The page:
"Let this mind be in you which was also in Christ Jesus, who being in the form of God, did not consider it robbery to be equal with God, but made Himself of no reputation, taking the form of a bondservant, and coming in the likeness of men. And being found in appearance as a man humbled Himself and became obedient to the point of death, even to death on the cross. Therefore God also highly exalted Him and given Him the name which is above every name, that at the name of Jesus every knee should bow, of those in heaven, and of those on earth, and of those under the earth, and that every tongue should confess that Jesus Christ is Lord, to the glory of God the Father" (Phil. 2:5-11).
While here on earth, we are meant to have the mind of Christ and be humble and obedient to Him. We are to spread the good news of hope to all who will listen. I believe the giving part of Christmas is magnifying Christ first, giving Him the glory due His name, then to others as an outpouring of God's love. That is not to say it is wrong to give at Christmas, but putting the greatest emphasis on giving each other stuff for no other reason other than it is what is expected in our culture, is sad and grievous to the Prince of Peace. Perhaps giving to others who have less or nothing at all, or doing acts of kindness is better, but always giving glory to Christ as we do so.
Mary speaks of God's gift of mercy, justice, doing tremendous things, and feeding the hungry (spiritually as well as materially). Does your spirit rejoice in God our Savior at Christmas time, and all the year through? Are those the kind of gifts we give, in the Spirit of Christ?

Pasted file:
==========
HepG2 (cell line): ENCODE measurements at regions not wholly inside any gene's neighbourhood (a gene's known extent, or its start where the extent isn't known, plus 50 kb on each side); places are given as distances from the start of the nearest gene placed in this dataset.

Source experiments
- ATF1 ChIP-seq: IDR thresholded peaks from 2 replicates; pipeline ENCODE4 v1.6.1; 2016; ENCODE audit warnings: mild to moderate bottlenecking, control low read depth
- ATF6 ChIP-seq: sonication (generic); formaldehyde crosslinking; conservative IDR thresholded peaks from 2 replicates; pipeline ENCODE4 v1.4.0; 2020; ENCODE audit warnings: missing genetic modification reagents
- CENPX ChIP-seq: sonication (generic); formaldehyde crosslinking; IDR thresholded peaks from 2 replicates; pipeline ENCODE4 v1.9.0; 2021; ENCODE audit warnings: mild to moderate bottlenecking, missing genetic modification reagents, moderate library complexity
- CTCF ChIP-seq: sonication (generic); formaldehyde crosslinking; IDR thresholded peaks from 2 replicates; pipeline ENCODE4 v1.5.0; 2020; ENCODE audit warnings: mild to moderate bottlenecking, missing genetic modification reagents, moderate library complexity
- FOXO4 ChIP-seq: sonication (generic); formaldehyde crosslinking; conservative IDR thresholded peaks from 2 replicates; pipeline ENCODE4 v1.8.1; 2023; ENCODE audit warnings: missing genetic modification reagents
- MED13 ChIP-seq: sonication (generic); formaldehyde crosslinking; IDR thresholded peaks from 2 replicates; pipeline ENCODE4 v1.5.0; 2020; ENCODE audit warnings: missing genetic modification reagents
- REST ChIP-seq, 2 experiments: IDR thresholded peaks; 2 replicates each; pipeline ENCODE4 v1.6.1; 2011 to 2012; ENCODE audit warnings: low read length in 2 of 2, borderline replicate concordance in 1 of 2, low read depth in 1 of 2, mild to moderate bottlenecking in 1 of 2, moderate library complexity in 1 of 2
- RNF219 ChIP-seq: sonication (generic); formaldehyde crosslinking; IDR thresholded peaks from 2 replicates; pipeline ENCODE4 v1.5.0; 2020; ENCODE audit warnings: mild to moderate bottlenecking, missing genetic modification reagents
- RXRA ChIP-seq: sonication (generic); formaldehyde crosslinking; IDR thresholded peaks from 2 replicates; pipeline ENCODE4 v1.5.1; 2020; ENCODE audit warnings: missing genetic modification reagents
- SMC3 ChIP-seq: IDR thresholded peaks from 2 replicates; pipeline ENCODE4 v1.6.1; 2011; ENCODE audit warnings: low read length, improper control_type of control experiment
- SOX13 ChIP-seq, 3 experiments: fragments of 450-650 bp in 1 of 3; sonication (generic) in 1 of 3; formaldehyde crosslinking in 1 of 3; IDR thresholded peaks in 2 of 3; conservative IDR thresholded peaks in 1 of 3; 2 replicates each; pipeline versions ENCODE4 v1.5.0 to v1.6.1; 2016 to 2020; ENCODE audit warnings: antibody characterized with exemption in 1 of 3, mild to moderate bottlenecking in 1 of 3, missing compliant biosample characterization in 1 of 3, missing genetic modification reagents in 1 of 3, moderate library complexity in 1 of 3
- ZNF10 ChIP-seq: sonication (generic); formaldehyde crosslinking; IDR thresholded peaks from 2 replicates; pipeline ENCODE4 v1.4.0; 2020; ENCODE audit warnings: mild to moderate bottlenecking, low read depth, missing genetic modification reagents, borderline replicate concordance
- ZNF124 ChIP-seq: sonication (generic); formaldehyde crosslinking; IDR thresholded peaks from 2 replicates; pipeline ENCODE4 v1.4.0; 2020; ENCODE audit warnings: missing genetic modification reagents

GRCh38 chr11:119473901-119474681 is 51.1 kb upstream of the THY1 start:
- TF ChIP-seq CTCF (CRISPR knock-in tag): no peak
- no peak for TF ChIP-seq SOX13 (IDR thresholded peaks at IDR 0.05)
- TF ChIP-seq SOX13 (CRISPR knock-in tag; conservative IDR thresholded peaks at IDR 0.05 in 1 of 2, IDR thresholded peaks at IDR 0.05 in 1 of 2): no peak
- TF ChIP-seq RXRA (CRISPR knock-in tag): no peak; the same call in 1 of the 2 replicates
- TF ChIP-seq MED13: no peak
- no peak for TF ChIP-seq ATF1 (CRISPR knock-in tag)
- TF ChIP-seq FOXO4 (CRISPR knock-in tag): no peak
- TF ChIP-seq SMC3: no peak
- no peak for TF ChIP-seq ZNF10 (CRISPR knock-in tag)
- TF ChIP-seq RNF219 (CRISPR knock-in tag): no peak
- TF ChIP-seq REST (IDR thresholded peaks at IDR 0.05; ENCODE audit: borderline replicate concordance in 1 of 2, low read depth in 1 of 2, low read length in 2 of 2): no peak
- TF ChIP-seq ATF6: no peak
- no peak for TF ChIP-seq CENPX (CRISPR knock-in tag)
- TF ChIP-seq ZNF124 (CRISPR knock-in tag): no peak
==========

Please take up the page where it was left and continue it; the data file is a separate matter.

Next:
Mary speaks of "God my Savior" and what He has done for her and the world:
- Regarded her lowly state
- Did great things for her -
- Shown strength with His arm -
- Put down the mighty from their thrones
- Exalted the lowly
- Filled the hungry with good things
- Sent away the rich empty
- Helped His servant Israel in remembrance of His mercy
- Spoke to our fathers, to Abraham and his seed forever.
Her song reveals that she recognizes God's love and attention to the humble, and the hungry; showed mercy to Israel; and made and kept His promise to Abraham by sending Christ out of Abraham's seed. She also knows that God is all-powerful as He puts down the kings and those in high authority who do not honor Him; And she sees, as Hannah did, that God does not reward the rich (who are not honoring God with their treasure).
Mary knew the greatness of God our Savior and so should we.
"I will praise the name of God with a song and will magnify him with thanksgiving" (Psalm 69:30).
"O magnify the Lord. Let us exalt His name together" (Psalm 34:3).
After Mary magnifies the Lord from her very soul, she then follows with," And my spirit has rejoiced in God My Savior "(vs. 47).
The Christmas carols we sing today are jubilant and full of rejoicing. And my, but the Christmas story is full of rejoicing. Not just from Mary, but again from all the others who magnified the Lord. They didn't just know and say God and His Son are great, they rejoiced in it. Mary's spirit rejoiced with all that was within her. Do our hearts really rejoice in our magnificent Savior? To be able to rejoice in God our Savior, one has to be grateful, thankful, for the hope that Christ brings. Oh, God has come. Thank God we now have the promise fulfilled, we have one who will rescue us, and love us, and who will watch over us, and will bless us here on earth and in eternity.
It is easy to leave our first love. As the years go by we allow the clamors of life take our attention until something bad happens, or we just seem to lose our passion and gratitude. I am there too often. I want to have a Mary heart - full of rejoicing and gratitude - and to magnify His name. O come let us adore Him; rejoice, rejoice Emmanuel; glory to the Newborn King; O come all ye faithful, joyful and triumphant; tell it on the mountain that Jesus Christ is Lord. The thrill of hope in our Messiah should cause us to rejoice.
"Rejoice in the Lord always. Again I will say rejoice" (Phil. 4:4)!